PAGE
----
Well, my answer was pre-edit. Carry on ;-)
And the very reason for the edit.
well i consider myself sort of both, so i don't think there are any logical contradictions between being both, of course.
your run-of-the-mill existentialist knows that the material world doesn't let on to its meaning - hence the absurd. a stoic would say that this is because the material world doesn't really have much in the way of meaning - to the effect that being affected by material things/events is absurd. an existentialist, though, would say that just because the material world isn't letting anybody in on its secret, doesn't mean that there isn't one, and certainly doesn't mean that people can't find out what it is from their experiences.
and yes, i realize that i'm sort of summarizing the two belief systems' relations to eachother in a warped way based on my own beliefs, but that's what i think. i think stoicism is just one of many directions to go as an existentialist.
So I could say that the Existentialist is a little more of a materialist than the Stoic?
eistentialism is a spin on materialism..with a Nothing added...
well existentialists of course say existence precedes essence - you can either find or make the meaning of your life (what that boils down to is your experience in the world). stoics don't really espouse a meaning of life, except to say that with regards to pleasure or pain or anything inbetween, pursuit or avoidance is effectively absurd - one could say this because such pursuit/avoidance is a 'distraction' from true intellectual pursuits, as was a common thought in antiquity, or, by my own (and maybe others'? i don't know) reasoning - that such pursuit/avoidance limits your contact with reality, with your actual experience... not to mention that pleasure cannot actually be pursued (actively!), neither can pain be actively avoided.
that didn't really address your question hah.
well existentialism is materialist because of that belief that existence precedes essence. stoics don't have to be materialist or anything specific, depending on how they approach it, but historically stoics believed that what occurs to you in the material realm is inconsequential, implying dualism. but it really does depend. i'm definitely a materialist, and not a dualist. (i have to add in a lol with regards to dualism)
From what I have found Stoics feel that an excess of pleasure(and, of course, pain) keeps people from achieveing real happiness which does, at least in part, come from intelectual pursuits.
I have yet to really find out the finer aspects of Existentialism, but from what I had read they both seem to stress the importance of personal decision making and reasonable thought in a world that the individual can do little about.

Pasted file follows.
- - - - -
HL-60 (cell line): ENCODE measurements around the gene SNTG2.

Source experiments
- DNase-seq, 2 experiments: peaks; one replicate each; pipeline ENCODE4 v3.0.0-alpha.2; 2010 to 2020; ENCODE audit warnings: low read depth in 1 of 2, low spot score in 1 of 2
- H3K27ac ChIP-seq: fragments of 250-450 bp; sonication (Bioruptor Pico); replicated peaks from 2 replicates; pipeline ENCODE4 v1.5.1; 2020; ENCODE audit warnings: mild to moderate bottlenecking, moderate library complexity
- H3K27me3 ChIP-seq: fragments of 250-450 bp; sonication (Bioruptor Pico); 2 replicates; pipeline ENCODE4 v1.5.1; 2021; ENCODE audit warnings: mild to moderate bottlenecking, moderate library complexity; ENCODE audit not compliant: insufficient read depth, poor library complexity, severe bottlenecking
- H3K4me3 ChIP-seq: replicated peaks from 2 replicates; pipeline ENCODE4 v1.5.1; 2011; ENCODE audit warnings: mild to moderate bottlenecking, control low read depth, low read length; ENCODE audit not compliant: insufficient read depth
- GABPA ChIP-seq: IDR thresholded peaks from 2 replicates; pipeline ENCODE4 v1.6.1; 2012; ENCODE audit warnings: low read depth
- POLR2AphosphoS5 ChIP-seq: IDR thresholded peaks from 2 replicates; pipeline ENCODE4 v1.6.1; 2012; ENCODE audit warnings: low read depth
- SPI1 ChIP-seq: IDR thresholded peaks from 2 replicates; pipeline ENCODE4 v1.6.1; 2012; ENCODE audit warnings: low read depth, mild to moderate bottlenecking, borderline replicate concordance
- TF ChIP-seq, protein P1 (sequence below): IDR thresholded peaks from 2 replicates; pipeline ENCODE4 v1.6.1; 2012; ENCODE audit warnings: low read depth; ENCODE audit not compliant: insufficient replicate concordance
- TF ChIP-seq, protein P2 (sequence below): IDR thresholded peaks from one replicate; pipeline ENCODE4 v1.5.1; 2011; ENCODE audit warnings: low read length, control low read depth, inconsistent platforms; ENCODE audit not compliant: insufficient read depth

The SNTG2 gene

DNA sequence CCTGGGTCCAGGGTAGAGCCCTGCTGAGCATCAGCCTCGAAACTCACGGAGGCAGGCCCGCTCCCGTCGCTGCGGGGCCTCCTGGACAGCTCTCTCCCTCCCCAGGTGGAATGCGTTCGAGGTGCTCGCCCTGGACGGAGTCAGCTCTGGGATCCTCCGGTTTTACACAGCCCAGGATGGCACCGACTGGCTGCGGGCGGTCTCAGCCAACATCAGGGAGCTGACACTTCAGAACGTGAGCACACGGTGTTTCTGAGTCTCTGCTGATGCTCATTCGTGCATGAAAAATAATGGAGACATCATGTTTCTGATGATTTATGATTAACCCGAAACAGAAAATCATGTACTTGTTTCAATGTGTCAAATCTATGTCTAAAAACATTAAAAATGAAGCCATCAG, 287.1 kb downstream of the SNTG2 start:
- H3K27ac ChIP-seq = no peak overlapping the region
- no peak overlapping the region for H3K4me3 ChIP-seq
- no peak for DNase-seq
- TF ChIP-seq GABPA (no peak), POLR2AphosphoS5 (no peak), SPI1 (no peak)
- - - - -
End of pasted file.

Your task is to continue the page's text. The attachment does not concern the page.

finer aspects? seriously, dude, not be rude, but they are based on completely different frameworks..they shouldn't really even be compared like this.
Main Entry: ex·is·ten·tial·ism
: a chiefly 20th century philosophical movement embracing diverse doctrines but centering on analysis of individual existence in an unfathomable universe and the plight of the individual who must assume ultimate responsibility for his acts of free will without any certain knowledge of what is right or wrong or good or bad
Main Entry: sto·i·cism
1 capitalized : the philosophy of the Stoics
2 : indifference to pleasure or pain : IMPASSIVENESS
I think that is a gross oversimplification of Stoicism.
Not to be rude, but to be the definition of rude.
Existentialists put meaning and purpose into their lives.
Stoics dont care to put anything into their lives.
Id say theres a big difference there.
Not even happiness and virtue?
existentialism is marked by a sense of the absurdity of human life, not meaning and purpose--we have no meaning and purpose in existentialism, there is just nothing, in fact the philosophy is based on that assumption.
stoicism is deeply concerned with morality, morality in the face of a deterministic view of life.
if there is a point where the two are at opposites it here: existentialism has it that we are absolutely and completely free. stoicism deterministic.
From what I have read on stoicism, and it is minimal and mainly from the standpoint of Epictetus, stoics believe(d) that if something did not effect them it should not be worried about. I also thought that, very basically, existentialists feel that man is the creator of his own fate, that what occurs is from the individual as opposed to some higher being. In my over simplification here I have come to see the difference in the two philosophies as this: the stoics reacted, but did not act. the existentialists act.
ok, now tell me what an idiot I am.